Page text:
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Camaiore -


Tuesday 08  March 2022 219km Altitude gain 2150mt

Total time: 05:25:23 Withdrawals: 1

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GANNA Filippo
BAIS Davide
GANNA Filippo
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technical info

A mixed-terrain stage, undulating particularly in its second part. A departure from Camaiore leads the riders across the Pisan plain to Volterra, touching on Pisa, Ponsacco and Lajatico. The group will then enter the surroundings of Siena, with a series of ups and downs of varying degrees of difficulty until the riders reach Colonna di Montarrenti where a circuit of sorts begins. The race will pass through Rosia and, after a short stretch on the ss.223, will climb the hill of La Pineta before passing through Monticiano and reaching the San Galgano plain. Another climb to Chiusdino follows and then a short climb (Frosini) back to Colonna di Montarrenti. The riders pass through Rosia once more to reach a flat finish.
Final Kilometers
The last few kilometres are virtually flat. There is a slight descent initially, followed by a slight ascent up to the finish. The last bend is situated about 3km from the finish. Arrival on asphalt, 7m wide roadway.

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Camaiore lies at the heart of Versilia, a charming region with long-established traditions, and has a varied landscape. Only a few other places on earth can boast such a combination of contrasting yet harmonising sceneries: from the heights of the Apuan Alps to the gentle rolling hills, dotted with lovely villages, to the beaches in Lido di Camaiore.

The customs and traditions of the city, such as the sawdust carpets and the oil-lamp procession commemorating the death of Jesus, made it a major tourist destination. Camaiore has a typical chessboard layout, and is surrounded by defensive walls. Major landmarks include the famous Collegiate church and the Benedictine Abbey. The town bursts into life especially in the summertime, offering a wealth of tourist attractions. The Palio takes place in June and in July, with the six town’s districts challenging each other in a set of athletic and entertaining competitions. The town of Camaiore is also known to sports and cycling enthusiasts for the historical “Gran Premio Città di Camaiore”, which was raced from 1949 to 2014, while in recent years it has become a permanent feature of the Tirreno-Adriatico route.


Scarpaccia: A savory pie, traditionally prepared with zucchini, flour, salt, pepper and onion.

Torta di pepe or “co’ pizzi”: A savory rice pie, with the alternative name referring to the lace-like design of the puff-pastry crust. The filling is made with rice, chard, bread, eggs, pepper, parsley and pecorino cheese.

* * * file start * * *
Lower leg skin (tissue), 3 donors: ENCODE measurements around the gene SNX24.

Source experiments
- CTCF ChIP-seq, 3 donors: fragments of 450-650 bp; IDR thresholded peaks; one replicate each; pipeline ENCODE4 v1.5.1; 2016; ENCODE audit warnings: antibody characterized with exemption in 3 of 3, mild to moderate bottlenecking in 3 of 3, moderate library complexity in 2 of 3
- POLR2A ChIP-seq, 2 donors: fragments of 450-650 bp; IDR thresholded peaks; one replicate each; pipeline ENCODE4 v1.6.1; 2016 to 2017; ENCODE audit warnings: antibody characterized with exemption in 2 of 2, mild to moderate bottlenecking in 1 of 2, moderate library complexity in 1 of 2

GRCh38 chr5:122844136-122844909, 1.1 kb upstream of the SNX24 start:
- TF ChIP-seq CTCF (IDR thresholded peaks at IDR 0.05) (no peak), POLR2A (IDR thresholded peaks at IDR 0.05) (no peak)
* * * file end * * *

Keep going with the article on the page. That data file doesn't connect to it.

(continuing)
Tordelli: A pasta dish, similar to ravioli, stuffed with ground beef and pork, chard, parmesan, eggs and breadcrumbs. It is served in a rich meat sauce.

Norcineria camaiorese: “Norcineria” refers to artiginal pork products, and in the Camaiore area this food originates from the butchers of the village of Gombitelli. This is a linguistic island that has hosted a Longobard population since the Middle Ages. Typical products are lard, pork mortadella, or “sbriciolona”, and biroldo. The sbriciolona is sweet and delicate tasting, made with shoulder loin, neck and pork belly, to which are added aromas and spices – salt, pepper, fennel seeds, cinnamon and cloves. Biroldo is a blood-based pork sausage, made with parts considered less noble, such as head, lungs, heart, tongue and sometimes intestines.

Points of interest

In addition to its historical and medieval features, the center of Camaiore encompasses many places of interest around it. The main street is the central via Vittorio Emanuele, paved and pedestrianized, along which there are shops, bars and excellent restaurants.

The Collegiate Church of Maria Assunta is the most important church, located in Piazza San Bernardino and built in 1260. The Church and Cloister of San Lazzaro dates back to 1610 and is located in the locality of Frati. Traditional festivals and events are organized in the cloister during the summer. Another religious place is the suggestive Badia di San Pietro, dating back to the Lombard period and which reached its maximum splendor in the 12th century. Another church is that of San Michele, of Romanesque origin but rebuilt after World War II.